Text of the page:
Dec 082017
 

N.B. Whenever I refer to “home”, it is between Warsaw and Lakefield, south of the Sawer Creek Wetland.

Passerines and other birds and animals.

  • A Yellow-billed Cuckoo flew over my kayak as I began to paddle up the Indian River from Back Dam Park at Warsaw on September 9th. It called twice upon landing across the river.
  • This was the last date I saw the Great Egret that I had originally discovered there on August 5th.
  • Two Red Crossbills were also seen and heard a little way up the river on that day, and others were seen and/or heard several times over the course of the fall at Warsaw, at home, and spots around Stoney Lake, Northey’s Bay Road, and Nepthon. No real “flocks” as yet, but birds numbered from one to six individuals when encountered. Most recent were six at home on December 5th.
  • An American Pipit was skulking about in a pasture south of Long Lake, NW of Warsaw, on September 28th.
  • Pine Siskins have been occasional from early October to present. With the exception of 40+ birds seen near Warsaw on November 22nd, (and not unlike the crossbills that have been around), siskin numbers remain rather low.
  • On October 26th, at Nephton Ridge, I saw my last Monarch of the year. It was #532 for 2017, which is more than double my previous highest annual count since I began counting them seven years ago. Of the 532, 31 were observed as road fatalities.
  • Also on October 26th, I heard a Greater Yellowlegs call before dawn from the starry sky above at home, and another near Nephton Ridge later that morning.
  • One Tundra Swan with nine Canada Geese was seen flying overhead at home on October 27th, 28th and 30th. A lone Tundra Swan flew over the same location on November 2nd. I wondered if it was the one who had been flying with the nine geese?
  • On September 24th, I stepped out of dense cedars into a pasture and found myself very close to two Sandhill Cranes. They seemed at ease as long as I stayed in motion, just walking about as they were. Whenever I stopped or crouched, they moved away from me.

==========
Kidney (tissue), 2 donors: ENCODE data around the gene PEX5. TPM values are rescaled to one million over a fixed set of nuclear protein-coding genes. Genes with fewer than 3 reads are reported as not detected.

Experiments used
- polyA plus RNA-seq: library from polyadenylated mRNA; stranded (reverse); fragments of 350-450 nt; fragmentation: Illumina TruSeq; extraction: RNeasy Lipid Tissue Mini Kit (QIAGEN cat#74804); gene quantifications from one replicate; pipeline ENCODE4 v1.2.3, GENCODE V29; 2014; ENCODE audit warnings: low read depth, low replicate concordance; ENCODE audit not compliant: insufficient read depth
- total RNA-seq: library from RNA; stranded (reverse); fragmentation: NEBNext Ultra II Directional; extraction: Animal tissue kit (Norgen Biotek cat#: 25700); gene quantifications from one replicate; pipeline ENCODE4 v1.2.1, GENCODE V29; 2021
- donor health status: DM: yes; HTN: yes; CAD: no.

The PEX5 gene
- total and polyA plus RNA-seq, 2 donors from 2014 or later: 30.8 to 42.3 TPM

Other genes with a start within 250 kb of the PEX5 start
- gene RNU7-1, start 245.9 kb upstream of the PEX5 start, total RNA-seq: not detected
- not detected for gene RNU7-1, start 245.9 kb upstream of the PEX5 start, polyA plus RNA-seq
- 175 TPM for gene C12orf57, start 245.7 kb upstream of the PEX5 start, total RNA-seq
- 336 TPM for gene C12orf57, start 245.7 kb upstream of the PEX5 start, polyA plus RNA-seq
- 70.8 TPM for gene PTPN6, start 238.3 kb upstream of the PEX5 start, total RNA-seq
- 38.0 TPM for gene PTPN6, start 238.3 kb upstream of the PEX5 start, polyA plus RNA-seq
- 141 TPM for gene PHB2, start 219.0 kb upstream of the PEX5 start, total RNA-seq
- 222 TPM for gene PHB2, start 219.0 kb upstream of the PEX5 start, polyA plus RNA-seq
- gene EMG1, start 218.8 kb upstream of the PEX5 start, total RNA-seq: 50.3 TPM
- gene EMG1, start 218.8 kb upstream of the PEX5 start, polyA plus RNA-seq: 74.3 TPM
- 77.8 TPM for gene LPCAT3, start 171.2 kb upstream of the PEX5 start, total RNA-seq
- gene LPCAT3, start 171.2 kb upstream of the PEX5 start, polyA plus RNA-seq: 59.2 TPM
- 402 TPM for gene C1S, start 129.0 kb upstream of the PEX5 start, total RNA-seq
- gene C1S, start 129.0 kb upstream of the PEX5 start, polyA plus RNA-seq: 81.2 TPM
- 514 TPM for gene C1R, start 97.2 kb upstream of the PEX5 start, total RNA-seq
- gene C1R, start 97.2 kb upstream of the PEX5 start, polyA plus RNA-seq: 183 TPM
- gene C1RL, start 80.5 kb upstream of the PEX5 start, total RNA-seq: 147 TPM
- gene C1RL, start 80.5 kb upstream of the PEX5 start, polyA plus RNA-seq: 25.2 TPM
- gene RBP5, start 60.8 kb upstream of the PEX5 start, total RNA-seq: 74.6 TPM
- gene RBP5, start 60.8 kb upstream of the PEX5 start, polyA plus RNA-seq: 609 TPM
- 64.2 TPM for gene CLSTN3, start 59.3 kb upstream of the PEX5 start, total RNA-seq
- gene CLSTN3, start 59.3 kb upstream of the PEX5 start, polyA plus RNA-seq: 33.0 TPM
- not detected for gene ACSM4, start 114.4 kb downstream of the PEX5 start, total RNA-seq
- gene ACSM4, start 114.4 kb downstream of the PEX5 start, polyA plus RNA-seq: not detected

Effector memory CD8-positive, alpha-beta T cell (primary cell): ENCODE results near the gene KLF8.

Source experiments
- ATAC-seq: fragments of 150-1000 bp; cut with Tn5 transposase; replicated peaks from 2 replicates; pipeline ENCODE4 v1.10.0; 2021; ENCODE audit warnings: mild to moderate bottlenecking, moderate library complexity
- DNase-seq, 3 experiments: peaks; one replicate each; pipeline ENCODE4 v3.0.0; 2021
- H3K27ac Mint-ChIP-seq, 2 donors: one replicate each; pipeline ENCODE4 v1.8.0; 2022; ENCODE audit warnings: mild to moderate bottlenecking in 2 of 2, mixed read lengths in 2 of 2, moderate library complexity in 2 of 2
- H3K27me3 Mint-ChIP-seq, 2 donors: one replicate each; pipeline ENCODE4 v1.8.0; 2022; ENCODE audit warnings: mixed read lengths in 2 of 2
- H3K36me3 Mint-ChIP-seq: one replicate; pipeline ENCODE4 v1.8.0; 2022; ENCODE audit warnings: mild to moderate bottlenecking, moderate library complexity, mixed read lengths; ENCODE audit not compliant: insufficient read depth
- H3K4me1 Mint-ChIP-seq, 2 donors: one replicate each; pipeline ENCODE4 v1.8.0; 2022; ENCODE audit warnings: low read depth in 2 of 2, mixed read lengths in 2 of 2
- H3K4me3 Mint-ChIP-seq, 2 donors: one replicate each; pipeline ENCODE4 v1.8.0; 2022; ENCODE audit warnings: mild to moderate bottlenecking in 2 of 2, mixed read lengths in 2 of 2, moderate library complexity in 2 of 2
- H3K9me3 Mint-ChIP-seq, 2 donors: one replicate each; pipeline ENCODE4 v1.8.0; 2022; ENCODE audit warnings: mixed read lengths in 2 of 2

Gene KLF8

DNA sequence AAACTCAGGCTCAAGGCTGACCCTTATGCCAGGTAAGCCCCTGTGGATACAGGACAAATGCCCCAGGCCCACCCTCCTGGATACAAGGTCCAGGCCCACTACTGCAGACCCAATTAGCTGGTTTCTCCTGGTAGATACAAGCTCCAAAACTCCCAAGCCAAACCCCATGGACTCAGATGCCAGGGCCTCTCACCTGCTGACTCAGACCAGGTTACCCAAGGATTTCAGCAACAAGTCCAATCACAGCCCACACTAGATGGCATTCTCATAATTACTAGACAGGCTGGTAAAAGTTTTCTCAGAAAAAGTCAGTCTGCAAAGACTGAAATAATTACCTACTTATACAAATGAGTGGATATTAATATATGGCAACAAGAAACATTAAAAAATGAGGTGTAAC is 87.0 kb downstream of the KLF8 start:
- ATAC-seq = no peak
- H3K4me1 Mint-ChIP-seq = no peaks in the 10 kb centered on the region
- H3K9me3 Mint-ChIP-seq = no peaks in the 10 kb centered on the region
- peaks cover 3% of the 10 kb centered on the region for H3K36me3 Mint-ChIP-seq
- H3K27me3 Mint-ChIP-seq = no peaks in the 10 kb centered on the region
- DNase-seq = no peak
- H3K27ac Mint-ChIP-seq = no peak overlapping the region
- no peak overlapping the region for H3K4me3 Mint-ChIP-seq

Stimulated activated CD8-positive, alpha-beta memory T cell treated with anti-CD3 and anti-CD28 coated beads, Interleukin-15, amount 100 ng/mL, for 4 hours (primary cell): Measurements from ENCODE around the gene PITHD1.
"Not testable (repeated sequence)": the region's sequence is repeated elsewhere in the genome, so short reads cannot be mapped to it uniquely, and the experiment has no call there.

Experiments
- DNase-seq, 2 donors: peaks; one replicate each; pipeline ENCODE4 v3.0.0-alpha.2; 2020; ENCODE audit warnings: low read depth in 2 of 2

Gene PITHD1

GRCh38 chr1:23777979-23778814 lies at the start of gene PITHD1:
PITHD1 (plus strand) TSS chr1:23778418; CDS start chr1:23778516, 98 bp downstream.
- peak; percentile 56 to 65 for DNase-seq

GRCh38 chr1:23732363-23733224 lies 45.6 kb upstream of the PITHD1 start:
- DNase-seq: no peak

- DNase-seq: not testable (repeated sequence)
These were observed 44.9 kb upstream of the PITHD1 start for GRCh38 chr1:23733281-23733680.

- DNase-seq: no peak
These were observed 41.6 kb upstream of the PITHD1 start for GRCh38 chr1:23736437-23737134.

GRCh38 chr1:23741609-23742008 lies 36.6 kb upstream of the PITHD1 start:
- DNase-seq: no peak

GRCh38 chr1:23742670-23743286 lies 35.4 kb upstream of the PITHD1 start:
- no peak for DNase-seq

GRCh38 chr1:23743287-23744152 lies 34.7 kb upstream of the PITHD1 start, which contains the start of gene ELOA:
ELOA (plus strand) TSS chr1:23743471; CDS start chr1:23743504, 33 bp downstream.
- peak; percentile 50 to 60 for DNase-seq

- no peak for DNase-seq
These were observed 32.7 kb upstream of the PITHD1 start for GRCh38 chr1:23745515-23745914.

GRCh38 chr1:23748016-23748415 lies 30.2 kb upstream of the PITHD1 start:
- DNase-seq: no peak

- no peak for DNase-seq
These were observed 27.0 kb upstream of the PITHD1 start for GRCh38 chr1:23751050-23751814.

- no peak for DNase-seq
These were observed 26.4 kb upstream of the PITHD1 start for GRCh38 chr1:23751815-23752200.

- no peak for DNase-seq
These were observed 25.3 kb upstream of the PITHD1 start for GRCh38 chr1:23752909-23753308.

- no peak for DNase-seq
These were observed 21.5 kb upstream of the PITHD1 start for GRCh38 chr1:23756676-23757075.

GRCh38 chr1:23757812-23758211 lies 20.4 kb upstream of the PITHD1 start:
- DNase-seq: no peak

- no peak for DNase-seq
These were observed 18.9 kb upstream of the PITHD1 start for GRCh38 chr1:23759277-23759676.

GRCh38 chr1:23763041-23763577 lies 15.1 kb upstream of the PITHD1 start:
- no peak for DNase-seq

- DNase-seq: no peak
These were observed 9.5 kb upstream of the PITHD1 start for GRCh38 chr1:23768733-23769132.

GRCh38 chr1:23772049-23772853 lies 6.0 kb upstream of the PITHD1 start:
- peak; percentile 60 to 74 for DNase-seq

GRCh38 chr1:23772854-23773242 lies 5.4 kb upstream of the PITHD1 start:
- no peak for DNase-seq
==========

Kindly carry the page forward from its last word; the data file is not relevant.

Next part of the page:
• The loud calling of just over 300 Sandhill Cranes in two groups on Nov. 17th was heard as the birds were heading westward over my house. I photographed each entire flock at wide angle so I could later zoom the images on the computer and get an exact count. The first flock at 2:13pm numbered 173 birds and the second group four minutes later contained 128 for a combined total of 301 cranes. These birds were very likely the same, or associated with the large groups that Bill Buddle had reported at about 2:30pm the same day over Lakefield.

  • Ed Heuvel and I saw a much smaller flock of seven birds over his house between Cottesloe and Norwood on Nov. 23rd.
  • No doubt due to the warmth of early December, two Eastern Chipmunks were seen running across Round Lake Road north of Havelock on December 4th. They had all but disappeared not too long ago, and I’ve now seen five back out just this month.
  • Another warm weather sighting was of a Leopard Frog hopping across the yard at home on December 5th. I took some photos, and half an hour later, it was nowhere to be found.

  • On December 8th 2017, Ed Heuvel reported a road-killed Virginia Opossum he had just seen along Hwy 7 south of Sherbrooke Street.

   Raptors of interest

  • On September 11th, an immature Peregrine appeared amidst twenty-four kettling Turkey Vultures NW of Warsaw. The falcon harassed a couple of the vultures before peeling off on its own, heading SW.

  • As is my habit if I am out in the yard after dark during the fall or winter, I called for owls. From about the 24th of September until about the 3rd of November, Saw-whet Owls move about during their annual fall migration. The first that responded to my calls this year was a single bird on September 29th. On October 18th, however, no less than four of the little owls showed up inside of about a minute of my first attempt at calling. One was in the spruces to the east of the yard, while the other three were surrounding me, within the small grove of apple trees where I stood. With the three of them looking at each other more than at me, I found it easy to take some photos of the two that were closest to me, (about two metres away).